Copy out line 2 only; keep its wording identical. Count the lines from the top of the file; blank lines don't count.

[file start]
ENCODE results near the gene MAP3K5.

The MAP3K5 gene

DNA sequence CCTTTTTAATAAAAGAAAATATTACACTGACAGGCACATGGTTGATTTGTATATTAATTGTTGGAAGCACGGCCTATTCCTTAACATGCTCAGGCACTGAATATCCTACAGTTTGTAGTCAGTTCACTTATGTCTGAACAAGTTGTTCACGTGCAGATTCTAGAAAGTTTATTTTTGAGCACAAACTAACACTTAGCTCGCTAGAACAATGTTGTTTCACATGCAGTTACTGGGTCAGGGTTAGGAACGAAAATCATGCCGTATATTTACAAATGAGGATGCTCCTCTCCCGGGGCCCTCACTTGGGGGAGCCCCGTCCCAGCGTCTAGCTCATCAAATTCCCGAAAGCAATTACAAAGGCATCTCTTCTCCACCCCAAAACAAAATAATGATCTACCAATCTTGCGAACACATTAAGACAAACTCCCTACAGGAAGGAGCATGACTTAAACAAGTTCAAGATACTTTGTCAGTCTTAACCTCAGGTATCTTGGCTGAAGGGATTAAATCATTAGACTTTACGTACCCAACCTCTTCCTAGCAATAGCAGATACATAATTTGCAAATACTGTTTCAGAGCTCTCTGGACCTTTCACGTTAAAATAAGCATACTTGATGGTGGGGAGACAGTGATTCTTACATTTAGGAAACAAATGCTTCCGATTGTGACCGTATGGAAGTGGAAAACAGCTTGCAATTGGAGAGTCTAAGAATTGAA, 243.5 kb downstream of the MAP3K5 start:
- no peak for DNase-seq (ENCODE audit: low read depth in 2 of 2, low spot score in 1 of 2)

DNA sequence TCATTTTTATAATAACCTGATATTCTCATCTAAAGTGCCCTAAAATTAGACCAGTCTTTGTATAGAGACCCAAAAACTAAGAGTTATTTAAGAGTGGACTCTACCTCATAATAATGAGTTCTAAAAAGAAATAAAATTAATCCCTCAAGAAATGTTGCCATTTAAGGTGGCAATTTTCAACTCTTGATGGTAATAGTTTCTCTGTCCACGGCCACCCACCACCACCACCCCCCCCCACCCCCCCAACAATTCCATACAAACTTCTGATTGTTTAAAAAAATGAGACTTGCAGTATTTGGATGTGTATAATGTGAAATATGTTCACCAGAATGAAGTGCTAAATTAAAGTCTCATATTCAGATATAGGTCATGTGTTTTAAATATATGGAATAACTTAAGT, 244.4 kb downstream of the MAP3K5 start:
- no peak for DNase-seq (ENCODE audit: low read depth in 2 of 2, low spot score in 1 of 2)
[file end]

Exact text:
The MAP3K5 gene